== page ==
Louisville Magazine

APR 2012

Louisville Magazine is Louisville's city magazine, covering Louisville people, lifestyles, politics, sports, restaurants, entertainment and homes. Includes a monthly calendar of events.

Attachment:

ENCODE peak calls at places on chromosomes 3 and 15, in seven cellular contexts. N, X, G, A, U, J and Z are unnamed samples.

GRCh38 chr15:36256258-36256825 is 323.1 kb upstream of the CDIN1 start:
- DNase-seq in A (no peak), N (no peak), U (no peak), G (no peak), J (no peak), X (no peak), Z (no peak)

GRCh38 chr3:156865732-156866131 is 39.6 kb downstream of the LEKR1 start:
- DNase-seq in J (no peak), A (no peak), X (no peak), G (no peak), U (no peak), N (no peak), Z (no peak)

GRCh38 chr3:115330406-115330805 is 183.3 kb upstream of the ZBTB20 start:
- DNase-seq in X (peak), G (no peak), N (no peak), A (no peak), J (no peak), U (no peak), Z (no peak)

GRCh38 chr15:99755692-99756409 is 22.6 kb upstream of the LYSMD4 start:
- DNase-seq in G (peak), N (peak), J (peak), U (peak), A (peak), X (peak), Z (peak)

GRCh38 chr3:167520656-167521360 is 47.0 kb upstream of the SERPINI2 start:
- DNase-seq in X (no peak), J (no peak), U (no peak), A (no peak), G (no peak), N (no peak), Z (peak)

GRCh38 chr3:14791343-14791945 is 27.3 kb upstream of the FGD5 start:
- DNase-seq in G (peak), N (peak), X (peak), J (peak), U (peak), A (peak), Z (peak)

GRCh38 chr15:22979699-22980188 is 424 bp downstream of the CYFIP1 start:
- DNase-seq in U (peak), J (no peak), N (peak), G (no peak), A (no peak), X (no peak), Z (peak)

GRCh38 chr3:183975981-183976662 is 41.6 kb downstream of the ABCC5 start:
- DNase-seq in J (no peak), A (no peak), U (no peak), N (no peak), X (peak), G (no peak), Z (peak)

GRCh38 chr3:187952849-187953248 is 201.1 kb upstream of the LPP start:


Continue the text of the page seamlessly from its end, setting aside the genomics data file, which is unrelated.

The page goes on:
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and limestone terraces and stone walls to match the property's original bridges and outbuildings; reconfigured the drive around the new fountain; and added two more limestone front-porch steps with uplights to illuminate the columns after dark. He also renovated the carriage house, stable and original detached kitchen. Trans- forming the kitchen to a guest cottage re- quired raising the roof to add a second-floor bedroom. Te cottage now serves as "the brains of the property in terms of technol- ogy," Grangier says, noting that the outdoor movie theater, as well as the lighting, sound and security systems can all be operated from the cottage. It's also one of the few spots on the property equipped with a TV. Inside the main house, Grangier retained all the original architectural details and add- ed more. Te five-foot paneled wainscoting in the foyer and up the main staircase is new, as is the wainscoting in the breakfast room. In the butler's pantry, two more walls of built-in cupboards, matched to the original, were added to store his vast collections of English silver, Flow Blue china and crystal. Updating the lighting was a major issue. When he purchased Bellewood, the dining room's Venetian glass chandelier was the only lighting fixture in the house. Grangier added recessed cans while he shopped the world for vintage fixtures. Helping him with his search were Louisville antiquarians Trace Mayer, Andrew Gentile and Steve Tipton. Eventually, Grangier acquired such spec- tacular finds as the blue-and-yellow Steuben glass ceiling fixture and matching sconces in the butler's pantry and breakfast room; the bronze French glass-beaded basket chan- delier in the living room; and the sculpted bronze torchieres and 19th century French prism chandelier in the library. Te same dealers also helped him find many of his fine European antiques, mirrors and objets d'art. Although most of his fur- nishings date from the 18th and 19th centu- ries, the living room's sumptuous silk velvet chairs and sofas are new and were designed by Grangier to fit his six-foot-three-inch frame. "I always wanted a sofa I could fall asleep on," he says. Two years ago, Grangier turned over the reins at CarryOn and moved to Kentucky full time, but that doesn't mean he's retired. He's busy with several new ventures, includ- ing a brand development company called Label-Conscious and the Village Anchor Pub & Roost not far from his home. Q 4.12 LOUISVILLE MAGAZINE [115]

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